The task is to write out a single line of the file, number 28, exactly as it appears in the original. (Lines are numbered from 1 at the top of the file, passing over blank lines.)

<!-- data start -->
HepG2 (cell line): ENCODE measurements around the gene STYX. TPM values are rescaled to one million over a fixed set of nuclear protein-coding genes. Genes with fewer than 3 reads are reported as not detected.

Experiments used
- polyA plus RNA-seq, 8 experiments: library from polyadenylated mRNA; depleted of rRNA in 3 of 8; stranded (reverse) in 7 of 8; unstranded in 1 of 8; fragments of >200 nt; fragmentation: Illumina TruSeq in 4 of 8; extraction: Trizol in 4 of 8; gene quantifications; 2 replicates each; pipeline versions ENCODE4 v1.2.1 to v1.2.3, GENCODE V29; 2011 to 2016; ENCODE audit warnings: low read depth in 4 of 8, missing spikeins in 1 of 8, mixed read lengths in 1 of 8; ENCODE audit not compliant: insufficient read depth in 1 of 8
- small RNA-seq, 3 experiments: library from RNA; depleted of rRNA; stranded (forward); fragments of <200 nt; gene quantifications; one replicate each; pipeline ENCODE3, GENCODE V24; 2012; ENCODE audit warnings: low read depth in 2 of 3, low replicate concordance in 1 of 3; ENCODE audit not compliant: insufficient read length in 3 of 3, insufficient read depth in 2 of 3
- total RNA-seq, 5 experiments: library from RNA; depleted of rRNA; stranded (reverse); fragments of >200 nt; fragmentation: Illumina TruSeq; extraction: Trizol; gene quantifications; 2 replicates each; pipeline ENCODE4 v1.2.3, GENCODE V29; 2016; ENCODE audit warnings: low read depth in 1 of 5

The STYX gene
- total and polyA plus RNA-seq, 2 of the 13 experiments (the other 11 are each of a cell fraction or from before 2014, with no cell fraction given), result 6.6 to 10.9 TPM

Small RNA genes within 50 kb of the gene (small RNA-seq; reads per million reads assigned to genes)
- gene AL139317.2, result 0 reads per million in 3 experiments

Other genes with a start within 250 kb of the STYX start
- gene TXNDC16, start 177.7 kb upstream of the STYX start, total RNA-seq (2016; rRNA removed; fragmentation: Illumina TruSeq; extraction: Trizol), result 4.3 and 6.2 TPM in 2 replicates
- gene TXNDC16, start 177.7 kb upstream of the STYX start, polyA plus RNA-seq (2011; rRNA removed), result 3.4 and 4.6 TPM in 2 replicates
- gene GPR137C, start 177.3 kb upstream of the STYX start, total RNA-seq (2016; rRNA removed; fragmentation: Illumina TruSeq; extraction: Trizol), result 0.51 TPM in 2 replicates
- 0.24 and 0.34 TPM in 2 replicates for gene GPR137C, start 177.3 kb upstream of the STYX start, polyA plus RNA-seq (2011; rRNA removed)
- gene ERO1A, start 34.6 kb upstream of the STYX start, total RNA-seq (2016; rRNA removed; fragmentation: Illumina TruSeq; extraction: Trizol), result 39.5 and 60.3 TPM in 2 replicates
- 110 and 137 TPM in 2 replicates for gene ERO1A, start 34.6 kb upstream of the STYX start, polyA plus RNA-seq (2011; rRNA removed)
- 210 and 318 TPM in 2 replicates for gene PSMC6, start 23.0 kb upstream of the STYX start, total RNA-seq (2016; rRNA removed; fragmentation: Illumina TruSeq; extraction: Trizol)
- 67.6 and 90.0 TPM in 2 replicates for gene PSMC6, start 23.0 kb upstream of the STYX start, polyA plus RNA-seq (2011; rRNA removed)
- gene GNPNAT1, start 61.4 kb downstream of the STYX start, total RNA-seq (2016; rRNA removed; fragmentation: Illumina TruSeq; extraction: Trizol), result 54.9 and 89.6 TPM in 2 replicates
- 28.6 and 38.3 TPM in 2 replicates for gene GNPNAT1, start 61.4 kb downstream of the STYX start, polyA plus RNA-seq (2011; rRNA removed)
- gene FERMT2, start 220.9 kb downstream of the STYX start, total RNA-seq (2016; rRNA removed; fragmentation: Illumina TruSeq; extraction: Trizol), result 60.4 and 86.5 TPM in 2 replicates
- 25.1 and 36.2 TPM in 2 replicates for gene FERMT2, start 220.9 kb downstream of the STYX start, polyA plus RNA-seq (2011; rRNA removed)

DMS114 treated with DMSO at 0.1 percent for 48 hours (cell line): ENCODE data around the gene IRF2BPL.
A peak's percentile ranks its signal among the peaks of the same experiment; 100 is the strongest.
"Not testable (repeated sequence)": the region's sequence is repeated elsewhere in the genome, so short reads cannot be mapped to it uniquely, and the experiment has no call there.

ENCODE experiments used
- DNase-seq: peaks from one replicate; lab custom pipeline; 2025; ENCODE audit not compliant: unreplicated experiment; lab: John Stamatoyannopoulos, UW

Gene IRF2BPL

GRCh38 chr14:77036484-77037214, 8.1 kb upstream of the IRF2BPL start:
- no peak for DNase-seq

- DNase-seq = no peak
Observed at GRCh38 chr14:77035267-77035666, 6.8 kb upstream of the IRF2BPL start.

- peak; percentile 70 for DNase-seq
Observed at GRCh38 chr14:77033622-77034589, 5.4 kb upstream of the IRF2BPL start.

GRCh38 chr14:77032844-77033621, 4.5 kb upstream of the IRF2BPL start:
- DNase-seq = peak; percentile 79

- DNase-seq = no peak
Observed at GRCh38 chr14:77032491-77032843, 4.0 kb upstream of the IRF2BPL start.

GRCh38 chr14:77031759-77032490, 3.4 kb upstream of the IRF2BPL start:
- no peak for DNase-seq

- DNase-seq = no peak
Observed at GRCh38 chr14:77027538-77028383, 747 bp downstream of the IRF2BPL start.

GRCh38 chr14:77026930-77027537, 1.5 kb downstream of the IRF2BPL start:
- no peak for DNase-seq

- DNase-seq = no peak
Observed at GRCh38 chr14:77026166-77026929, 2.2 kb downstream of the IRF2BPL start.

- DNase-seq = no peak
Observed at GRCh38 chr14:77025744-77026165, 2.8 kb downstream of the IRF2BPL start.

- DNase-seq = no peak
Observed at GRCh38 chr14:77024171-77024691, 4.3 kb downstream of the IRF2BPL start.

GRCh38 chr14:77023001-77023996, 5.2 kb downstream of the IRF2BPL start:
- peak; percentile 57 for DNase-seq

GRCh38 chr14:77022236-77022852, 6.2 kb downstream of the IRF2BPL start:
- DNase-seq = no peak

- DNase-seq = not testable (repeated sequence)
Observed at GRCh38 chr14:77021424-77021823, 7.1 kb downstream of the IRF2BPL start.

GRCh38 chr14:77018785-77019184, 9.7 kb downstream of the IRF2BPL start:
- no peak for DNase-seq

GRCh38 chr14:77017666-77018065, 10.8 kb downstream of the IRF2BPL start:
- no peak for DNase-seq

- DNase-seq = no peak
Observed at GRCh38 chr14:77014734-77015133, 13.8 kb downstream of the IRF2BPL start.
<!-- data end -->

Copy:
Gene IRF2BPL